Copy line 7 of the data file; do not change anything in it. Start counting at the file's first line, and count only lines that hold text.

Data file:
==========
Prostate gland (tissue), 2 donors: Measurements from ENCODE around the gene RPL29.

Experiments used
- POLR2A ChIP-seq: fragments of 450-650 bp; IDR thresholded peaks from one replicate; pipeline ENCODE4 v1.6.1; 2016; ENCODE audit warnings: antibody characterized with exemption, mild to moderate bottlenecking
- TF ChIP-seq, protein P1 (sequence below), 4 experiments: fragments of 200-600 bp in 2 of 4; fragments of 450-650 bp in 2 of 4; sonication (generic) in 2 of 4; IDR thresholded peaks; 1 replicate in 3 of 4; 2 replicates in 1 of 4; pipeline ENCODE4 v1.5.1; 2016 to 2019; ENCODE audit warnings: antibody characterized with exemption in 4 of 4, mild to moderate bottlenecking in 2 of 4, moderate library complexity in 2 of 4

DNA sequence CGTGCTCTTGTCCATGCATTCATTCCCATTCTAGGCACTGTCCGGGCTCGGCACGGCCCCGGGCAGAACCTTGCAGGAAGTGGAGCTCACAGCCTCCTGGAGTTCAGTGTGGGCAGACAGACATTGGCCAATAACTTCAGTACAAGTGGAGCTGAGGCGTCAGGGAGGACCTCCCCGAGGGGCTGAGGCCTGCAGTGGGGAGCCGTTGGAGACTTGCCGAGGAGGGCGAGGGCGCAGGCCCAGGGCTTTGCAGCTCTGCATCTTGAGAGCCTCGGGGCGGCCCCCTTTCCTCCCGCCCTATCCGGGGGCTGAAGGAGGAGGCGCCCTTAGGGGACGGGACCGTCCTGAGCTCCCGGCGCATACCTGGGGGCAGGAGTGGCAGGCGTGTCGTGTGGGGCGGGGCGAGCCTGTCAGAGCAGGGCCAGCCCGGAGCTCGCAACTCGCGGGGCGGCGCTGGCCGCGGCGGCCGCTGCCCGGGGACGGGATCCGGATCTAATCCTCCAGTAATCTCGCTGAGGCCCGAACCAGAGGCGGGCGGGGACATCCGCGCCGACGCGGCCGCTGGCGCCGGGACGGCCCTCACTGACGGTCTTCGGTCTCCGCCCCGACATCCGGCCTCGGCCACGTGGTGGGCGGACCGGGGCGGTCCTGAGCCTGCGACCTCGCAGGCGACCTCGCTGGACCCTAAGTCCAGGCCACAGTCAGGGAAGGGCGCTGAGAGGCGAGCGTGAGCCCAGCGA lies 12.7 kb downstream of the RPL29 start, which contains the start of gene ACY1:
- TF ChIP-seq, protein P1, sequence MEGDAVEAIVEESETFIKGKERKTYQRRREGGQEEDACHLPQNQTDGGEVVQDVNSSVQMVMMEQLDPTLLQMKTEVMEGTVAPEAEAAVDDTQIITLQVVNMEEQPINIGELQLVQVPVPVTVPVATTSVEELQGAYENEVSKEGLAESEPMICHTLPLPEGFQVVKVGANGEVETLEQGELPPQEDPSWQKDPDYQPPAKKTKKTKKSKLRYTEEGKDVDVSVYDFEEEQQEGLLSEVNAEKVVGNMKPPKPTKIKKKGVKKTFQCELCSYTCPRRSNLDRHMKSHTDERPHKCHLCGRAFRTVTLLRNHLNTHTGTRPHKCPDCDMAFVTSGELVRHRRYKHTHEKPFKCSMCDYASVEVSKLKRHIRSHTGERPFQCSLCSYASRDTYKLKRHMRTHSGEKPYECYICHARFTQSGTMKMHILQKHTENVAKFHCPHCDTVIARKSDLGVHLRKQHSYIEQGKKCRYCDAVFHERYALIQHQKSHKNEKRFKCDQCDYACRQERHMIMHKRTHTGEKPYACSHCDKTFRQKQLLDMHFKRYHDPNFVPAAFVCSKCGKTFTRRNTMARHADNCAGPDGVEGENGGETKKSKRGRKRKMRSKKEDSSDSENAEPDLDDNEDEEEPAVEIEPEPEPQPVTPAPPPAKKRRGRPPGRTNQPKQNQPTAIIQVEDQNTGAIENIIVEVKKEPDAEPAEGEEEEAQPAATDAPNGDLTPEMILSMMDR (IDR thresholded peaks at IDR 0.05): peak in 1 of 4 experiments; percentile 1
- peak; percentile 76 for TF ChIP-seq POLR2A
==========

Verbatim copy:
- peak; percentile 76 for TF ChIP-seq POLR2A